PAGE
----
30 March 2023


Nkosi, who hails from Barberton in Mpumalanga, chose to study social work to help her community and to make a positive difference. She aims to advocate for individuals struggling with social issues and connect them with resources to improve their quality of life. Mnisi, from Pienaar kaDaantjie, also wants to enhance human well-being and assist those in need.

Sharing where her desire to make the world a better place comes from, she says, "Growing up in a disadvantaged home, where we could barely make ends meet, it has always been in me to help others so that they don't go through the same situation similar to mine."

Nkosi adds, "I’m making huge sacrifices – waking up early and having late nights, studying, trying to adjust to university life. I’m doing all this to become a better person because it’s not only me who will benefit, but also my community will be alleviated when I become a social worker. Remember, changing an individual's life can have an impact on the whole family. So imagine what might happen if you are able to impact five people from different households."

Nkosi also aspires to change other people's lives, "I want to be a heroine. I want my name to appear in the history books for all the good things I would have done."

Addressing societal ills

The programme, introduced in 2023, focuses on sociology, psychology, and social work modules in the first three years of study, while the fourth year exposes students to practical and professional components. The course prepares graduates to work as registered professional social workers with the South African Council for Social Service Professions (SACSSP).

UMPNkosi wants to be a catalyst for change.

Graduates can work in various sectors, including public services, human resources, and non-governmental organizations. They may work as employee assistance programme officers or be employed in the corporate world to improve employee welfare and benefits. In non-governmental organisations, social workers design, implement, monitor, and evaluate intervention programmes.

Once she graduates, Nkosi aims to address gender-based violence (GBV) and substance abuse, which are causing harm to her peers. She emphasizes the seriousness of the issue, stating that victims of gender-based violence often turn to substance abuse as a way to escape their reality. Nkosi believes that having more social workers would provide people with more resources to solve their problems with professional help.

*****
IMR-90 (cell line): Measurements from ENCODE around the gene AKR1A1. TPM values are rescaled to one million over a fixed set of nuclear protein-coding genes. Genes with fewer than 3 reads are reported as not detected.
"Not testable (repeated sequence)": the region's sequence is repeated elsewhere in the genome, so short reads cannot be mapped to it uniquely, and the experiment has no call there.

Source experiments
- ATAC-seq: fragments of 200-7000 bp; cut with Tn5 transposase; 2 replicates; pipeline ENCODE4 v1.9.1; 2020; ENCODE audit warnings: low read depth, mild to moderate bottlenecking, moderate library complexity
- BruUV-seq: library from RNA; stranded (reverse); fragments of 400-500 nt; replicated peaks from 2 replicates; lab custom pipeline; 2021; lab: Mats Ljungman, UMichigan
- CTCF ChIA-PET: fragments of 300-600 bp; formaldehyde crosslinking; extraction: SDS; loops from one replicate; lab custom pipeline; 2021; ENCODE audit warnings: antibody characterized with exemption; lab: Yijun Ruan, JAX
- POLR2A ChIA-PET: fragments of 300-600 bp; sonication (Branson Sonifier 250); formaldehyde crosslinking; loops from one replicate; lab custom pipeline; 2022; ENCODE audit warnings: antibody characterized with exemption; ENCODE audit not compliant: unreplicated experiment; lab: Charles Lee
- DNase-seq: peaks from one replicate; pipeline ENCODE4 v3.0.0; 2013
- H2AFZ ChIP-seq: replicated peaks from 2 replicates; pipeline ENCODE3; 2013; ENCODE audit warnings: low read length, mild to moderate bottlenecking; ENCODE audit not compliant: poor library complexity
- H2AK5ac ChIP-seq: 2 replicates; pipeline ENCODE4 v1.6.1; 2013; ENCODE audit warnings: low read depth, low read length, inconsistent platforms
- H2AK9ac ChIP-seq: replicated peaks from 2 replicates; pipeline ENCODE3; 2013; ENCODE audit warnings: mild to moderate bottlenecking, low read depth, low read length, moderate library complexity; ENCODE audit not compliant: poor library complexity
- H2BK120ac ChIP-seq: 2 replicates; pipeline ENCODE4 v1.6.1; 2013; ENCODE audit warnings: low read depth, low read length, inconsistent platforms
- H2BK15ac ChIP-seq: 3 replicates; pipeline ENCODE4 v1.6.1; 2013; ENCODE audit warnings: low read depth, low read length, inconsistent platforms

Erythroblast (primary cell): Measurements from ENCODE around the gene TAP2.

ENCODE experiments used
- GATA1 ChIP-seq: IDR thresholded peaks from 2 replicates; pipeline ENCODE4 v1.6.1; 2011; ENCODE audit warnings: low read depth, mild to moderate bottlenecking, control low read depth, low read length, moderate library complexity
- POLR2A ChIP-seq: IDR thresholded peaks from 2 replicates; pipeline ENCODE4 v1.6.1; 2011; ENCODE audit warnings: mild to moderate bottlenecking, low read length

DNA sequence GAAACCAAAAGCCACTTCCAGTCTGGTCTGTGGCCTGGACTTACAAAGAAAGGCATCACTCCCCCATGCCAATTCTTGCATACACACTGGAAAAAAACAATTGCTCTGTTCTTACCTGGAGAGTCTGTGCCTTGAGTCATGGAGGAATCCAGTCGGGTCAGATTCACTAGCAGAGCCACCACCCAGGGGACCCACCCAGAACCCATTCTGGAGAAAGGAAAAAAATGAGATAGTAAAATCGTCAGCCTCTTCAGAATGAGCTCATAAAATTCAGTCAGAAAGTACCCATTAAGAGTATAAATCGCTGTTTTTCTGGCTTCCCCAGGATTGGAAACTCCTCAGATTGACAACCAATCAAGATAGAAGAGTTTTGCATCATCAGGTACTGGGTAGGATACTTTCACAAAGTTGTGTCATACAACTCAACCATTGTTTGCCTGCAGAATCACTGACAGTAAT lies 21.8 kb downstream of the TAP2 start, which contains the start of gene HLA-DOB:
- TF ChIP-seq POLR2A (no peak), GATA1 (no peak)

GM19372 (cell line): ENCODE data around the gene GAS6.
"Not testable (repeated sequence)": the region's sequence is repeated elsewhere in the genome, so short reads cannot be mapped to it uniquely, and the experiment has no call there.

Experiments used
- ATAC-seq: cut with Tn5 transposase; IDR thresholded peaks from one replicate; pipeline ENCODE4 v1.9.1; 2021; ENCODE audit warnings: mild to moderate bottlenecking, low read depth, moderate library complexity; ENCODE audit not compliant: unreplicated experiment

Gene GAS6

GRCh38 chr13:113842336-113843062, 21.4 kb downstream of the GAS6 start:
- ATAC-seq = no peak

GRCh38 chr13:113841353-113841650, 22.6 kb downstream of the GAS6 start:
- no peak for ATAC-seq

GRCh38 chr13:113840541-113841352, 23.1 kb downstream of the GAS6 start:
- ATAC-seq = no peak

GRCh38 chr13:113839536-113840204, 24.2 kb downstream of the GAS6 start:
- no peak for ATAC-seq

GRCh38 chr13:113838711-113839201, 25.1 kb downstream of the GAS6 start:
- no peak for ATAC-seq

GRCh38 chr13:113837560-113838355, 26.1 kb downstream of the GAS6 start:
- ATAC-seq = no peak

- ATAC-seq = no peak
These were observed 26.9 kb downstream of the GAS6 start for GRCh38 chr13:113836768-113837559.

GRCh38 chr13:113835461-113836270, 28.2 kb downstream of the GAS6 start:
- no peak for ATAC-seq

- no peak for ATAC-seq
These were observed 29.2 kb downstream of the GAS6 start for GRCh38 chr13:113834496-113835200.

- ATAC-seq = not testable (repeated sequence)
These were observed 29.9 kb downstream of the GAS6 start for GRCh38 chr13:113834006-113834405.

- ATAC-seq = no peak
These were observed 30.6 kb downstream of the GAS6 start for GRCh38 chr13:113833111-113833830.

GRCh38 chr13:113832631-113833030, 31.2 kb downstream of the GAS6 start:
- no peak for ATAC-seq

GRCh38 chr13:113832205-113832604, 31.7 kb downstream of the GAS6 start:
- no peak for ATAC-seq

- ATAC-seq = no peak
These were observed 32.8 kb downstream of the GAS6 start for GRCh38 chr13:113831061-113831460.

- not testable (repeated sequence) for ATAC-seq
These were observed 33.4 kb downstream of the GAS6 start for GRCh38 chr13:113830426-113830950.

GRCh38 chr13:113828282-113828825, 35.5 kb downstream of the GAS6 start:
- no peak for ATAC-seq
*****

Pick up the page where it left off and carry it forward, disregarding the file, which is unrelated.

“GBV is a very serious dilemma, and it has destroyed thousands of lives around the world. Victims of GBV tend to abuse substances because they believe that it is the best way to escape the reality of their lives,” she says.

Similarly, Mnisi chose to study social work to enhance human well-being and help individuals, families, groups, and communities solve complex problems.

Mnisi wants to focus on those who are vulnerable, oppressed, and living in poverty. Growing up she witnessed a lot of suffering and believes that as a social worker, she can improve societal conditions.

“During my childhood years I witnessed a lot of people and families suffering and some young people being abused. Being a social worker, would allow me to improve the conditions of society. I particularly want to focus on those who are vulnerable, oppressed, and the ones living in poverty,” she says.

Both Nkosi and Mnisi stress the importance of having more social workers in the country, to address the rising rates of GBV, increase support for families and individuals suffering, and promote social justice. Mnisi also aims to create a programme to support abused women and teach young girls about their bodies and rights.

“We need more social workers because GBV seems to be increasing and also the number of families and people who are suffering. Lastly, we need more social workers to promote social justice in all populations and groups,” says Mnisi.

@ Story by Cleopatra Makhaga. Pictures supplied.